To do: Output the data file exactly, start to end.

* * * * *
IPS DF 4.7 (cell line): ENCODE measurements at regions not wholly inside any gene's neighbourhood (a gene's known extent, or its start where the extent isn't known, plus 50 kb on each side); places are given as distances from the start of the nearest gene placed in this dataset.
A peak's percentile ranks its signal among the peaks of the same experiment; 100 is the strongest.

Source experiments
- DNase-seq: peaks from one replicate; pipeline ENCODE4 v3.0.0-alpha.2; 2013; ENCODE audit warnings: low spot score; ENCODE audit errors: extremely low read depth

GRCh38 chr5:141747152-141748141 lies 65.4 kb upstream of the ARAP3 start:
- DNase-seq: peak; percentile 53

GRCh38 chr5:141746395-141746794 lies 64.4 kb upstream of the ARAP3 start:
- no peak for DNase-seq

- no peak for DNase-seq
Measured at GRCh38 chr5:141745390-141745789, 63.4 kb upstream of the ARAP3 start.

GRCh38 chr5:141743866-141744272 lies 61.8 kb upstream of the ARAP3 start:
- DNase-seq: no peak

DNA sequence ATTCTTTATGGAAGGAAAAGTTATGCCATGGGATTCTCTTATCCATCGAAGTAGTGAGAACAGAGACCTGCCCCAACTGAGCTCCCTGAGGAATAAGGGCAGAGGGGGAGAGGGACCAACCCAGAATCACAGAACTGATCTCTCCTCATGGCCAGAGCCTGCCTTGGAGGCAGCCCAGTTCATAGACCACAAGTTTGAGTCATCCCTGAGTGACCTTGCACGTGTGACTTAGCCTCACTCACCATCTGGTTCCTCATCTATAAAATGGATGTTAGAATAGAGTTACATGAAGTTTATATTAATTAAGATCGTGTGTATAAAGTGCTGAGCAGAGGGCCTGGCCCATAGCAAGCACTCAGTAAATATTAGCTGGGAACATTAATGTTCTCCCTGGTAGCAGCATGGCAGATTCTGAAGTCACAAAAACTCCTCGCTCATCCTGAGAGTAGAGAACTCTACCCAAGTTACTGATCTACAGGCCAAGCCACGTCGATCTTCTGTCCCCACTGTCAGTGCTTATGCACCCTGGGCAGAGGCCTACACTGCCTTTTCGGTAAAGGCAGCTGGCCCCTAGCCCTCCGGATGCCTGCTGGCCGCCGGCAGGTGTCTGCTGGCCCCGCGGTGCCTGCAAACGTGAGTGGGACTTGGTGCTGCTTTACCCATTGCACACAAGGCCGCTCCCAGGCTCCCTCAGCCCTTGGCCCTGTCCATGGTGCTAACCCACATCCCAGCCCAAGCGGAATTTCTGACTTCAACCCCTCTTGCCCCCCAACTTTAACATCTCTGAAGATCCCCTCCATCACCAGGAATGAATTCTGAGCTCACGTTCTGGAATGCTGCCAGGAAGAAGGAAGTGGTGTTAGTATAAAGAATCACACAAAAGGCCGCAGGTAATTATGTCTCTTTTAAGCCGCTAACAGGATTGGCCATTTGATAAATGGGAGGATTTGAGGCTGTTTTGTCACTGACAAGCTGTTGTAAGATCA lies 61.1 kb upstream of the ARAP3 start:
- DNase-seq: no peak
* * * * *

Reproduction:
IPS DF 4.7 (cell line): ENCODE measurements at regions not wholly inside any gene's neighbourhood (a gene's known extent, or its start where the extent isn't known, plus 50 kb on each side); places are given as distances from the start of the nearest gene placed in this dataset.
A peak's percentile ranks its signal among the peaks of the same experiment; 100 is the strongest.

Source experiments
- DNase-seq: peaks from one replicate; pipeline ENCODE4 v3.0.0-alpha.2; 2013; ENCODE audit warnings: low spot score; ENCODE audit errors: extremely low read depth

GRCh38 chr5:141747152-141748141 lies 65.4 kb upstream of the ARAP3 start:
- DNase-seq: peak; percentile 53

GRCh38 chr5:141746395-141746794 lies 64.4 kb upstream of the ARAP3 start:
- no peak for DNase-seq

- no peak for DNase-seq
Measured at GRCh38 chr5:141745390-141745789, 63.4 kb upstream of the ARAP3 start.

GRCh38 chr5:141743866-141744272 lies 61.8 kb upstream of the ARAP3 start:
- DNase-seq: no peak

DNA sequence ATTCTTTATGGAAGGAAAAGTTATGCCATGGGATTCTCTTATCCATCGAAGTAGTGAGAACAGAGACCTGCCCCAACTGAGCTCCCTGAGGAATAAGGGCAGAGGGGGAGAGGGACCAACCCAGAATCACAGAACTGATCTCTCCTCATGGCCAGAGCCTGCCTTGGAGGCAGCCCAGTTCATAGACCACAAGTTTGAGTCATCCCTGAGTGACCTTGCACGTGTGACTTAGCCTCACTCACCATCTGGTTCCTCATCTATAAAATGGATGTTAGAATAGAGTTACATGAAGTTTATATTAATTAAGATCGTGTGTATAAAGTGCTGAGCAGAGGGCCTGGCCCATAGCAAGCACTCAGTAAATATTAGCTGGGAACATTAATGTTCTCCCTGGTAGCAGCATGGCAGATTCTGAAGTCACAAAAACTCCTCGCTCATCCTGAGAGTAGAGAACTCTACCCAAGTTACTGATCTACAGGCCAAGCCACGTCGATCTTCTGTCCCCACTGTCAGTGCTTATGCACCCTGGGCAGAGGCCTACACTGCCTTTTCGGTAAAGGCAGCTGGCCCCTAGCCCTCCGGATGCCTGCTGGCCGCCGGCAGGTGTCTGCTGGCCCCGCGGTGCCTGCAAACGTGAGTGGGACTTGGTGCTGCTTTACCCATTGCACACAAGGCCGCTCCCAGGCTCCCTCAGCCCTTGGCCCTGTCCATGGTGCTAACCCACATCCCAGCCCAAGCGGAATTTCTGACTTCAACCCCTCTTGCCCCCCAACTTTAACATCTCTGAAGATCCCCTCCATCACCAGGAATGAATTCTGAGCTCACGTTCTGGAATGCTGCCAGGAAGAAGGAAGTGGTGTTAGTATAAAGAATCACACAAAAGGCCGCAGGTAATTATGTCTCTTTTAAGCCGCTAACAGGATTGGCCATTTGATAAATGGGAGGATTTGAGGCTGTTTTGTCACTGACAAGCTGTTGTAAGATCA lies 61.1 kb upstream of the ARAP3 start:
- DNase-seq: no peak